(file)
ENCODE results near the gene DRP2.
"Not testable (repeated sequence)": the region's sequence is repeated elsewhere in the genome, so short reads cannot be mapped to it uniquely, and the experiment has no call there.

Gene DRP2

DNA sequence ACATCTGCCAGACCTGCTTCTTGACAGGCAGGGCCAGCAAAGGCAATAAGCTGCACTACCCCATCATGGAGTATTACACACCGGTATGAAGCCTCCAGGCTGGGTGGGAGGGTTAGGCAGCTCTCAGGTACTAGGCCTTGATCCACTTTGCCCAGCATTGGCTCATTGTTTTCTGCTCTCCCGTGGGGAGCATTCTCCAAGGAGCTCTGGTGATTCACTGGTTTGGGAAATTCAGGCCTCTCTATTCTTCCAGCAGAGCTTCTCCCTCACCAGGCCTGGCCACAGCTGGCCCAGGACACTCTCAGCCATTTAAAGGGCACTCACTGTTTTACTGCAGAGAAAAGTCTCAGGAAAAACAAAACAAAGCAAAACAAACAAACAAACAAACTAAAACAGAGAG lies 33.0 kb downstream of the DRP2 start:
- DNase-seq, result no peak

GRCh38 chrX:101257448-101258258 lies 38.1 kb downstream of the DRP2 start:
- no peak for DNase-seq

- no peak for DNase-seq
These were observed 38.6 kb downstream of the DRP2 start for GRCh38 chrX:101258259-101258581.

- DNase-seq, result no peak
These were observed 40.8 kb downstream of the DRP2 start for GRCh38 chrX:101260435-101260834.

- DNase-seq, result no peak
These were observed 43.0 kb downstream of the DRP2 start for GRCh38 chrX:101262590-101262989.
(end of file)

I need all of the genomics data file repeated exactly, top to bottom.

ENCODE results near the gene DRP2.
"Not testable (repeated sequence)": the region's sequence is repeated elsewhere in the genome, so short reads cannot be mapped to it uniquely, and the experiment has no call there.

Gene DRP2

DNA sequence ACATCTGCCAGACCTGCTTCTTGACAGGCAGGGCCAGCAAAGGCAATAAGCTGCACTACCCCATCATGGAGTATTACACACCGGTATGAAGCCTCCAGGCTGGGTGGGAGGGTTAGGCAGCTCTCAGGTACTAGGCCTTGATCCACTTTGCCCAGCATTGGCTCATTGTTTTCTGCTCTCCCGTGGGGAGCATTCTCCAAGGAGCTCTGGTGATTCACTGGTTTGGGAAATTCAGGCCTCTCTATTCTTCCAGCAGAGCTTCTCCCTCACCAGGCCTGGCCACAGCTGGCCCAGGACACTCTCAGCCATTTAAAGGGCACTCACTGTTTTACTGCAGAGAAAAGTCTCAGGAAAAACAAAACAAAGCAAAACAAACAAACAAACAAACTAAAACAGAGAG lies 33.0 kb downstream of the DRP2 start:
- DNase-seq, result no peak

GRCh38 chrX:101257448-101258258 lies 38.1 kb downstream of the DRP2 start:
- no peak for DNase-seq

- no peak for DNase-seq
These were observed 38.6 kb downstream of the DRP2 start for GRCh38 chrX:101258259-101258581.

- DNase-seq, result no peak
These were observed 40.8 kb downstream of the DRP2 start for GRCh38 chrX:101260435-101260834.

- DNase-seq, result no peak
These were observed 43.0 kb downstream of the DRP2 start for GRCh38 chrX:101262590-101262989.